Public adjusters review estimates, write estimates and understand construction. Nonetheless, they are not contractors. Insurance company adjusters are also not contractors. They do not repair homes, write trade estimates, nor have a license, training, or experience that a contractor should have. Often homeowners contact public adjusters wanting to know when work will begin on their home or have specific questions about the repairs. While public adjusters understand the construction process, a licensed contractor is the best contact for those specific types of questions. Additionally, a public adjuster cannot be a contractor and vice versa. If a contractor tells you that they can adjust your claim for you that is not true just like a public adjuster cannot construct your home.

It is also common for homeowners to call their public adjuster wanting to know when contents from their home will be removed and clean. This is actually a job that a restoration company does. Restoration companies concentrate on restoring homes and personal belongings. Insureds can hire a restoration company to be their contractor and repair their home. They can also only hire them to restore their personal belongings that were damaged. Restoration companies are the ones who pack up the home and clean those items at their facility. They can clean and restore furniture, clothing, décor, and electronics.

As you can see there are several portions of a claim and multiple entities can be involved. Public adjusters perform all the same tasks a company or independent adjuster and all three are different. Company and independent adjusters are also not contractors nor restoration companies. If you are having issues with your insurance claim, call a public adjuster to review everything to make sure you are paid properly and treated fairly through the process. Public adjusters have your back and best interest in mind. They do not get paid a penny if they cannot get you paid a dime.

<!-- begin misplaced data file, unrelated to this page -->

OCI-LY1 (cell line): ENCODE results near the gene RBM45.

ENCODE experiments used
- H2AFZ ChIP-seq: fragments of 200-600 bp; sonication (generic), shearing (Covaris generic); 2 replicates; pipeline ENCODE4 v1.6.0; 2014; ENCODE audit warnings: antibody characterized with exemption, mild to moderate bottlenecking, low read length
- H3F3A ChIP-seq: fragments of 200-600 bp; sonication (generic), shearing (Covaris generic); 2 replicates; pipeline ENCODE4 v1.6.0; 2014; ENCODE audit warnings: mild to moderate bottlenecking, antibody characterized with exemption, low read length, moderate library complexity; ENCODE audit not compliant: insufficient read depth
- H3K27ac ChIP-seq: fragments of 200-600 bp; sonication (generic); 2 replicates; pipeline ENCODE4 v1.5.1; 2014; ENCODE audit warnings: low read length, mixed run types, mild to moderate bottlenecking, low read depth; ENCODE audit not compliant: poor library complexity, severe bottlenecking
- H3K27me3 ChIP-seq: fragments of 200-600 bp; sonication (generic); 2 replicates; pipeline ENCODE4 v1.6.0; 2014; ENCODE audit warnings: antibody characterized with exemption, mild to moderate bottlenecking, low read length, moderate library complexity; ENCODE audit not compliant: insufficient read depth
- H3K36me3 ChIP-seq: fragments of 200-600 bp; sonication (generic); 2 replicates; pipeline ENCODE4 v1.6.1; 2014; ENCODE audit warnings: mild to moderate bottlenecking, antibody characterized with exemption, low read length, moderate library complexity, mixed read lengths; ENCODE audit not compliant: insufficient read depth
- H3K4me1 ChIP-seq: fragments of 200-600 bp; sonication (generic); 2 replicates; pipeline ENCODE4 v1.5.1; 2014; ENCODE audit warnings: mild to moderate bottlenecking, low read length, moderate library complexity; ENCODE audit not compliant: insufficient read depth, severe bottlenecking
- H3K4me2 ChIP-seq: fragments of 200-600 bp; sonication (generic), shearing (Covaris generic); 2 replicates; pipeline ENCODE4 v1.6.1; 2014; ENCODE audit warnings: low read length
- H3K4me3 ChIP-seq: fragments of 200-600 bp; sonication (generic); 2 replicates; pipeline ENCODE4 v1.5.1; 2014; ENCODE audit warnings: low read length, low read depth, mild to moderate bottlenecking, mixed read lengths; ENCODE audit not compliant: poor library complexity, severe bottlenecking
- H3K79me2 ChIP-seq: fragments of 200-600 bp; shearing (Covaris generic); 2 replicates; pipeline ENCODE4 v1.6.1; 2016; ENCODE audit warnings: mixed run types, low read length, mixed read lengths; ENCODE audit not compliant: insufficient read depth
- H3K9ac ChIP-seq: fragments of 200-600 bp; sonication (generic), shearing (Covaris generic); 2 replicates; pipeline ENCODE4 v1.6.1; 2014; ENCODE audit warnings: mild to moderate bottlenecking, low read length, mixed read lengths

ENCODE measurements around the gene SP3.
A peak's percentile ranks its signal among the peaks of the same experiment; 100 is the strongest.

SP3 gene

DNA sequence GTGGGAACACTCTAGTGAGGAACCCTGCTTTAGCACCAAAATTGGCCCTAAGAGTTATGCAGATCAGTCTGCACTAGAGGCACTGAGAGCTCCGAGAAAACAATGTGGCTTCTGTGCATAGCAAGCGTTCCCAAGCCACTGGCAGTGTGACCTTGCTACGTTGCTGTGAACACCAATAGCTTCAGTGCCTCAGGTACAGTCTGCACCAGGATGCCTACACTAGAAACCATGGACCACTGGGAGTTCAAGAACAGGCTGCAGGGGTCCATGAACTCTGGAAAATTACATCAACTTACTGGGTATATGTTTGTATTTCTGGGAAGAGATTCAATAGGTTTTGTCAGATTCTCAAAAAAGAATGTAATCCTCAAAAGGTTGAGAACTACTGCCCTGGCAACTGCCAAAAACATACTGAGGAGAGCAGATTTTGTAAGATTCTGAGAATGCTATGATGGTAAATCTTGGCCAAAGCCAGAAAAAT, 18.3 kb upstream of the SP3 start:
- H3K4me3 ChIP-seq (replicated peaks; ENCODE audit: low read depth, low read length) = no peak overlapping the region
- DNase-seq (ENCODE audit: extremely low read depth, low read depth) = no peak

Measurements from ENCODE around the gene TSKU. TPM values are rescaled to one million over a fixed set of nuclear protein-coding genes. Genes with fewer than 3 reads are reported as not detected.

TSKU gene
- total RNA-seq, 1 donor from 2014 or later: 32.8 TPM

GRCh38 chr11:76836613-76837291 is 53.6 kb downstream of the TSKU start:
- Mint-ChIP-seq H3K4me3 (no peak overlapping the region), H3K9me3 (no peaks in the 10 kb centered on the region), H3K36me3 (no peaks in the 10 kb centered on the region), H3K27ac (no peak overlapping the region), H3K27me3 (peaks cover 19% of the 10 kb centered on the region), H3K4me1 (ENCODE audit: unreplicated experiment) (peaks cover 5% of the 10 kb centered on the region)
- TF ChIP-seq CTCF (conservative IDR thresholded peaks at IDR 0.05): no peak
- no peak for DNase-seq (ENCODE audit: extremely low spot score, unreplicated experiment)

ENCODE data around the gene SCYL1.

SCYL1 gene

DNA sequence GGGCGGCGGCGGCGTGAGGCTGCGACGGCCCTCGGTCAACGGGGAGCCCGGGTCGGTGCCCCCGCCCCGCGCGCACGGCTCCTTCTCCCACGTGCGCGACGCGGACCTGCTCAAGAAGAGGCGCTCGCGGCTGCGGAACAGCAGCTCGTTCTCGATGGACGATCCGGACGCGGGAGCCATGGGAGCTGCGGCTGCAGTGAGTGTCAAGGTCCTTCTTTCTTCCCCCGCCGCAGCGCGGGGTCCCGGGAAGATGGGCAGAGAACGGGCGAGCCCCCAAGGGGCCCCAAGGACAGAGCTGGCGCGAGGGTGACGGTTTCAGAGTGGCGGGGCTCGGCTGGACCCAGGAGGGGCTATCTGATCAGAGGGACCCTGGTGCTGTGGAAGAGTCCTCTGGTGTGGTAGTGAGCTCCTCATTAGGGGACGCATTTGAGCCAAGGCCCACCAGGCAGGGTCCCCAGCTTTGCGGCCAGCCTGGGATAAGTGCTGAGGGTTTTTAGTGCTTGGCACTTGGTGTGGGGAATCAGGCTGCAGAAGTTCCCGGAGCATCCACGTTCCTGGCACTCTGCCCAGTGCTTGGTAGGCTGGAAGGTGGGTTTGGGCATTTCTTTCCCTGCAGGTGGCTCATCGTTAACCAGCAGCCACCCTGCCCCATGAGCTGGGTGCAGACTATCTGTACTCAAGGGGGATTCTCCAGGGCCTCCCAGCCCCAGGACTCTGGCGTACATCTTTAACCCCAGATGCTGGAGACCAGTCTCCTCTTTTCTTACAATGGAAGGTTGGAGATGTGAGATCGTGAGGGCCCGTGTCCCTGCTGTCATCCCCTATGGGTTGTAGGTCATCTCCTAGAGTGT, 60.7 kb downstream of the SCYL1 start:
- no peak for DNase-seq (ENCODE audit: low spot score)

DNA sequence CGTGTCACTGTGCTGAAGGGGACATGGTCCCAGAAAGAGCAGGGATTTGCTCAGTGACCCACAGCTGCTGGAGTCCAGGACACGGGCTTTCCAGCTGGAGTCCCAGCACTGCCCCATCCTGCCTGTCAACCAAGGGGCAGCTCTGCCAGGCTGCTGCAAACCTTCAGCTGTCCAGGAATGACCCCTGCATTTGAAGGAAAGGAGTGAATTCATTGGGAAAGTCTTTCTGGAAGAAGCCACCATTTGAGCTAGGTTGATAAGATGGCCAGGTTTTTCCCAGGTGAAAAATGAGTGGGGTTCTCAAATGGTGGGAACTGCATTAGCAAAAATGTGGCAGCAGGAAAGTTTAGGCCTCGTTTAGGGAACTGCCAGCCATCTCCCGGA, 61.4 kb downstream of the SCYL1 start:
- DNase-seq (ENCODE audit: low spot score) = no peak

Additional, Additional, Additional

Have you ever felt overwhelmed and thought, “How am I going to pay for all of this?” If you have an open homeowner’s insurance claim you could actually get money back on certain expenses. These expenses are called Additional Living Expenses.

Additional Living Expenses are the increased living expenses incurred by you and your family to maintain your normal standard of living while your home is not livable.

These expenses can include rood, rent, mileage, storage, and pet care to name a few.


If you and your family are displaced from your home and staying in a hotel that does not have a full kitchen like your house, you are owed for the meal expenses until you are able to have a full kitchen again.


If you have a mortgage and your home is unhabitable due to the damages, you are owed an amount to rent a home that is comparable to yours. Rental furniture and appliances are also covered under Additional Living Expenses.


During the time you are displaced from your home, you are owed for any additional miles you and your family are traveling. Let’s say it is normally 10 miles to get to work but now that you are staying at a different location you are now driving 15 miles, your insurance company owes for the additional 5 miles.


If you need to rent a storage unit to store your belongings until the repairs are complete, you are owed for that.


If you must board your pets during the time your home is unhabitable, you guessed it, you are owed for that too.

Additional Living Expenses is its own coverage in the policy that helps protect you, your family, and your checkbook. Be sure to check with your public adjuster to know if you’re covered.